A memorial outside the Tree of Life synagogue in Pittsburgh, Pa., after a mass shooting there last year. Photo: Jeff Swensen/Getty Images

The New York Times, in an editorial sparked by an "appalling" cartoon that ran last week in the paper's international edition, warns of numbness to the creep of anti-Semitism — "to the insidious way this ancient, enduring prejudice is once again working itself into public view and common conversation."

What they're saying: "This is also a period of rising criticism of Israel, much of it directed at the rightward drift of its own government. ... A particularly frightening, and also historically resonant, aspect of the rise of anti-Semitism in recent years is that it has come from both the right and left sides of the political spectrum."

The big picture: The Anti-Defamation League yesterday released an annual report showing "alarming trends" in anti-Semitic incidents:

  • "The U.S. Jewish community experienced near-historic levels of anti-Semitism in 2018, including a doubling of anti-Semitic assaults," to 39.

Go deeper: One-third of Europeans know little or nothing about the Holocaust

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Dion Rabouin, author of Markets
12 mins ago - Economy & Business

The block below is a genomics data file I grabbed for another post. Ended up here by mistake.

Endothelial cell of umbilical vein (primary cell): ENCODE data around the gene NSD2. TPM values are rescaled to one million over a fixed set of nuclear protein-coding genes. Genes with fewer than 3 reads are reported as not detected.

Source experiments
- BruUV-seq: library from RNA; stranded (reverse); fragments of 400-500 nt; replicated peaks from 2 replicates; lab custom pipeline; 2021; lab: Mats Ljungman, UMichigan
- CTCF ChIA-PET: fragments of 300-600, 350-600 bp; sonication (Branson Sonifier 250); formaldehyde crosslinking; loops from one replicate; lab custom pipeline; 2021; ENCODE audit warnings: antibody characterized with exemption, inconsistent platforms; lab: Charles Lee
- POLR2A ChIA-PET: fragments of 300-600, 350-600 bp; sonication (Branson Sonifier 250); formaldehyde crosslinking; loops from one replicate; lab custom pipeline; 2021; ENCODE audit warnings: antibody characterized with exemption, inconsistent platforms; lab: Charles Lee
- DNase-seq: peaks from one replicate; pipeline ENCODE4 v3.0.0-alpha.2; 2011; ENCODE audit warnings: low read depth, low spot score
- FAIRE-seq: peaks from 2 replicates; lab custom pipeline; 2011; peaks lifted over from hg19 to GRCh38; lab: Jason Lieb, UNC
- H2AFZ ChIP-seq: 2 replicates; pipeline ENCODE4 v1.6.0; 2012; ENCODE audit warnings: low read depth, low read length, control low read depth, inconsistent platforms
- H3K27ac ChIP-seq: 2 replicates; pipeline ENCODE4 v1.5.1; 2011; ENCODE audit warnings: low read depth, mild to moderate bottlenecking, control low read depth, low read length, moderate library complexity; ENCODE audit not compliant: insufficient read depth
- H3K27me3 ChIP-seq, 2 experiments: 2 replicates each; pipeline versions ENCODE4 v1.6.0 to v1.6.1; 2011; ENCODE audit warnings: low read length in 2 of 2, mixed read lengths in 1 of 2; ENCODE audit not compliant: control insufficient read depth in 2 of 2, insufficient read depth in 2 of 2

The tech war between the U.S. and China escalates

Illustration: Aïda Amer/Axios

Economic tension between the U.S. and China continues to escalate but is shifting in focus — away from the tit-for-tat trade war and toward a more direct confrontation over the future of technology at the heart of the conflict between the world's two largest economies.

Why it matters: The battle between the U.S. and China was always about tech supremacy and the direct confrontation could result in an accelerated splintering of global supply chains and a significant reduction of international commerce.

Mike Allen, author of AM
Updated 25 mins ago - Politics & Policy

Trump's next moves in Supreme Court fight

Photo: Peter Zay/Anadolu Agency via Getty Images

President Trump told "Fox & Friends" on Monday that he plans to announce his pick to replace Justice Ruth Bader Ginsburg on the Supreme Court on Friday or Saturday.

The state of play: Axios has heard that Trump's choices to succeed Justice Ruth Bader Ginsburg are down to two women, both federal appeals court judges. The frontrunners are Amy Coney Barrett of Chicago, the early favorite, and Barbara Lagoa, who is viewed as easier to confirm. The Senate confirmed Lagoa 80-15 last year, so many Democrats have already voted for her.

CDC updates guidance to say coronavirus can be spread through the air

CDC Director Robert Redfield. Photo: Anna Moneymaker/Pool/Getty Images

The CDC updated its guidance on Friday to acknowledge that the coronavirus can be transmitted through the air at distances farther than six feet and through "droplets or small particles, such as those in aerosols" like coughs or sneezes.

Why it matters: The update — which was little noticed until a CNN story was published Sunday — comes months after scientists pushed for the agency to acknowledge the disease was transmissible through the air. The CDC previously said that close person-to-person contact was the bigger concern.